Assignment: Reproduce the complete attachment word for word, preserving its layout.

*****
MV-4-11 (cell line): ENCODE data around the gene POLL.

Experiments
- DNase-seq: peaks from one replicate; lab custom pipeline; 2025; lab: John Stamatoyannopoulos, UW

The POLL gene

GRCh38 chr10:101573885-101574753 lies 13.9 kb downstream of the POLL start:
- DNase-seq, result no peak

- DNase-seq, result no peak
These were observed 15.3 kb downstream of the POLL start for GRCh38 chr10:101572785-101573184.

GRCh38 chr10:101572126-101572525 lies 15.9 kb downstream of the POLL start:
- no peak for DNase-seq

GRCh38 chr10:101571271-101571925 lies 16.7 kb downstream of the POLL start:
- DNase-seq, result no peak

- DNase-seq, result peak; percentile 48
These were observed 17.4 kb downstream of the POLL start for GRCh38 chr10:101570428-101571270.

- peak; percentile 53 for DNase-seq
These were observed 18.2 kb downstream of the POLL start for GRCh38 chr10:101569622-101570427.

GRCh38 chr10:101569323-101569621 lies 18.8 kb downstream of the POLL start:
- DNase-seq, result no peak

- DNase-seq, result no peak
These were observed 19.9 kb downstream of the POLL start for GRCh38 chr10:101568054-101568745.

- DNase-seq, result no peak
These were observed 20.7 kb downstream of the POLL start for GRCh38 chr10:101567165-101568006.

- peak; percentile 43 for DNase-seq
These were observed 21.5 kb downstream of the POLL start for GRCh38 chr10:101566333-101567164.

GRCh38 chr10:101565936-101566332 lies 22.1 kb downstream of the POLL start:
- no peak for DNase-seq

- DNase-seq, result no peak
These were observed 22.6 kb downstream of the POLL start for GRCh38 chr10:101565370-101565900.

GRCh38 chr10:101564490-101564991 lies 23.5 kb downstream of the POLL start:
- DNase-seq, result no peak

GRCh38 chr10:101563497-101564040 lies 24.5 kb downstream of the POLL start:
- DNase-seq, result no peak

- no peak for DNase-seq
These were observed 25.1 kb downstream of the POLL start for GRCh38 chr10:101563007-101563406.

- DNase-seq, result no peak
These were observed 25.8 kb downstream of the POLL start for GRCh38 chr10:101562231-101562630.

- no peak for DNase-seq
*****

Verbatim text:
MV-4-11 (cell line): ENCODE data around the gene POLL.

Experiments
- DNase-seq: peaks from one replicate; lab custom pipeline; 2025; lab: John Stamatoyannopoulos, UW

The POLL gene

GRCh38 chr10:101573885-101574753 lies 13.9 kb downstream of the POLL start:
- DNase-seq, result no peak

- DNase-seq, result no peak
These were observed 15.3 kb downstream of the POLL start for GRCh38 chr10:101572785-101573184.

GRCh38 chr10:101572126-101572525 lies 15.9 kb downstream of the POLL start:
- no peak for DNase-seq

GRCh38 chr10:101571271-101571925 lies 16.7 kb downstream of the POLL start:
- DNase-seq, result no peak

- DNase-seq, result peak; percentile 48
These were observed 17.4 kb downstream of the POLL start for GRCh38 chr10:101570428-101571270.

- peak; percentile 53 for DNase-seq
These were observed 18.2 kb downstream of the POLL start for GRCh38 chr10:101569622-101570427.

GRCh38 chr10:101569323-101569621 lies 18.8 kb downstream of the POLL start:
- DNase-seq, result no peak

- DNase-seq, result no peak
These were observed 19.9 kb downstream of the POLL start for GRCh38 chr10:101568054-101568745.

- DNase-seq, result no peak
These were observed 20.7 kb downstream of the POLL start for GRCh38 chr10:101567165-101568006.

- peak; percentile 43 for DNase-seq
These were observed 21.5 kb downstream of the POLL start for GRCh38 chr10:101566333-101567164.

GRCh38 chr10:101565936-101566332 lies 22.1 kb downstream of the POLL start:
- no peak for DNase-seq

- DNase-seq, result no peak
These were observed 22.6 kb downstream of the POLL start for GRCh38 chr10:101565370-101565900.

GRCh38 chr10:101564490-101564991 lies 23.5 kb downstream of the POLL start:
- DNase-seq, result no peak

GRCh38 chr10:101563497-101564040 lies 24.5 kb downstream of the POLL start:
- DNase-seq, result no peak

- no peak for DNase-seq
These were observed 25.1 kb downstream of the POLL start for GRCh38 chr10:101563007-101563406.

- DNase-seq, result no peak
These were observed 25.8 kb downstream of the POLL start for GRCh38 chr10:101562231-101562630.

- no peak for DNase-seq